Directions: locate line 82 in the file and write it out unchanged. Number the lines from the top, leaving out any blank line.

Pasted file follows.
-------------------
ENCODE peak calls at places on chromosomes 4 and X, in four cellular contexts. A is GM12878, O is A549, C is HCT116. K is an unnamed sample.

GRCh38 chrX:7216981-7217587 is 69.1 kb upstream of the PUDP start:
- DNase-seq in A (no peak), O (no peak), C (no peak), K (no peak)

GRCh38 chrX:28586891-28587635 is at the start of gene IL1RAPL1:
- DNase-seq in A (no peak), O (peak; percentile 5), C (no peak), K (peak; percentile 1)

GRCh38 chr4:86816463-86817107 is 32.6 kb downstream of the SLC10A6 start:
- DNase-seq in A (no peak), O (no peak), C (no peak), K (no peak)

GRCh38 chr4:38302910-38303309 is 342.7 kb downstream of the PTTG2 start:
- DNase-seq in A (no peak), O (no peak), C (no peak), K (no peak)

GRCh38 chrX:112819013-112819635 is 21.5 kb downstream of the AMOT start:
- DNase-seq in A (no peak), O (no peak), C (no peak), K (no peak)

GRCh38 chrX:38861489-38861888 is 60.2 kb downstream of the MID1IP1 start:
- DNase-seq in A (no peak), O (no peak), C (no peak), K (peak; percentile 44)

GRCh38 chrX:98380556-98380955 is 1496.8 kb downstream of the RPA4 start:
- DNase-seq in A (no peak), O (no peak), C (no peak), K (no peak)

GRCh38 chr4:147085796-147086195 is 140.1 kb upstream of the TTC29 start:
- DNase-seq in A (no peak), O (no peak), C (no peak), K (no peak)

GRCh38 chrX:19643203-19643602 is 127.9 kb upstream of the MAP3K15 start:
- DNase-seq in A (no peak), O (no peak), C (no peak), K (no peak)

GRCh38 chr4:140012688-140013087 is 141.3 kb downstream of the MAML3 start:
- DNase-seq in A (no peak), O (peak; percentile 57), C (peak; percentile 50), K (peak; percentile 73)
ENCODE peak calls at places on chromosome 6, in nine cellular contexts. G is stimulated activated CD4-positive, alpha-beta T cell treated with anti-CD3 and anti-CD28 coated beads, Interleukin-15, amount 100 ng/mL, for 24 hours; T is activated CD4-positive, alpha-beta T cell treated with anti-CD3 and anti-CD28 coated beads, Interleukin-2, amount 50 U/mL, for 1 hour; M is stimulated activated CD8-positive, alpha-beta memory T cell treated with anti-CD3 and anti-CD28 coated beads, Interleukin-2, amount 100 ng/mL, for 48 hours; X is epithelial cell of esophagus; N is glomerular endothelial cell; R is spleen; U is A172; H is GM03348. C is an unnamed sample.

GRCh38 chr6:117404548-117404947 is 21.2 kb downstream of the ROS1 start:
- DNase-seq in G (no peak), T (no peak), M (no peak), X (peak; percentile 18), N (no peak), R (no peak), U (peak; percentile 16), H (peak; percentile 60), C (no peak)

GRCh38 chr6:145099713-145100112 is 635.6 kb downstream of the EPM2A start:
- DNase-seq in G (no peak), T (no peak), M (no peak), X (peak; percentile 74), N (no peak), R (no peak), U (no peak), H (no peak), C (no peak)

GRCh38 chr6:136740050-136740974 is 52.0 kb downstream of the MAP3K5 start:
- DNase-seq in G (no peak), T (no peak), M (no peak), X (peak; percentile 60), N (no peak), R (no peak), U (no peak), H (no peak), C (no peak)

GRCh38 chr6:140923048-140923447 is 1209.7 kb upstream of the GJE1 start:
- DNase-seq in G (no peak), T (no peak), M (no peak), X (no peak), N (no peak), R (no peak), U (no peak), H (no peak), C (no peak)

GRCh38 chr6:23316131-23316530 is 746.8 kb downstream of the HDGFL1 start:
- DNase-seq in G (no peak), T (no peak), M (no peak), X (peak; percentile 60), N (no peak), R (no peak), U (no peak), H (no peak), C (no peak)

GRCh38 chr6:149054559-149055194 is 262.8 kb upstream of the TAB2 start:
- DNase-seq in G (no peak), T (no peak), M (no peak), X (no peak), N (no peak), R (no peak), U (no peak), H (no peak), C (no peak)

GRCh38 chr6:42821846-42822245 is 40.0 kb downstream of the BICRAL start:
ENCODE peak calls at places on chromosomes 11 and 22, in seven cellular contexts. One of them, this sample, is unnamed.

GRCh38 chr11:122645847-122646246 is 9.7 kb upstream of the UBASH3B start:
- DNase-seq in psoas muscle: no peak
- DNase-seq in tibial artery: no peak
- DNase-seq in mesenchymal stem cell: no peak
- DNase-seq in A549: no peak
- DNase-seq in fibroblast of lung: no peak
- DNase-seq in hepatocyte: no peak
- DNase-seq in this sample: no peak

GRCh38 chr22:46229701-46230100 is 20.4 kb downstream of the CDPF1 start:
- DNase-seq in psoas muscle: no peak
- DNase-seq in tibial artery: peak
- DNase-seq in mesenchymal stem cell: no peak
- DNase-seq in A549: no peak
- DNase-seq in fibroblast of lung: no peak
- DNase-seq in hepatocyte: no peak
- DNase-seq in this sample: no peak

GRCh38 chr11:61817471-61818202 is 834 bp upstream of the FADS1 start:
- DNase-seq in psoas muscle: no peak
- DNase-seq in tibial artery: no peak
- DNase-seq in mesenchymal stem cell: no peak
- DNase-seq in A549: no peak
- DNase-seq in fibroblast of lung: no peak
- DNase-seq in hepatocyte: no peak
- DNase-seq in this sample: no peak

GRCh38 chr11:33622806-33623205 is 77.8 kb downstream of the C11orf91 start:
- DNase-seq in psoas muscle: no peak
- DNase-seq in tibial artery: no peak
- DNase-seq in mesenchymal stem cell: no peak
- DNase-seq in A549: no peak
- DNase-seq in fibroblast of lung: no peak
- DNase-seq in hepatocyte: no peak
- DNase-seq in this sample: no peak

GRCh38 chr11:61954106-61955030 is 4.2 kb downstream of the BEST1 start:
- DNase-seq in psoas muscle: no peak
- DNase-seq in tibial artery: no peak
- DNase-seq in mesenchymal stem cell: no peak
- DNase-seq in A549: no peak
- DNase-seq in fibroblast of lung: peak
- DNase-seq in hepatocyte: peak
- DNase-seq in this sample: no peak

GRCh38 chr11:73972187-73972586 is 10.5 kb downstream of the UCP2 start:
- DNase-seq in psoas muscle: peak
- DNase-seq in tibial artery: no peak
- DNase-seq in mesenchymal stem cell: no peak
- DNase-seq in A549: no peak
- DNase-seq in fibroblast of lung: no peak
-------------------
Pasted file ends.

- DNase-seq in fibroblast of lung: no peak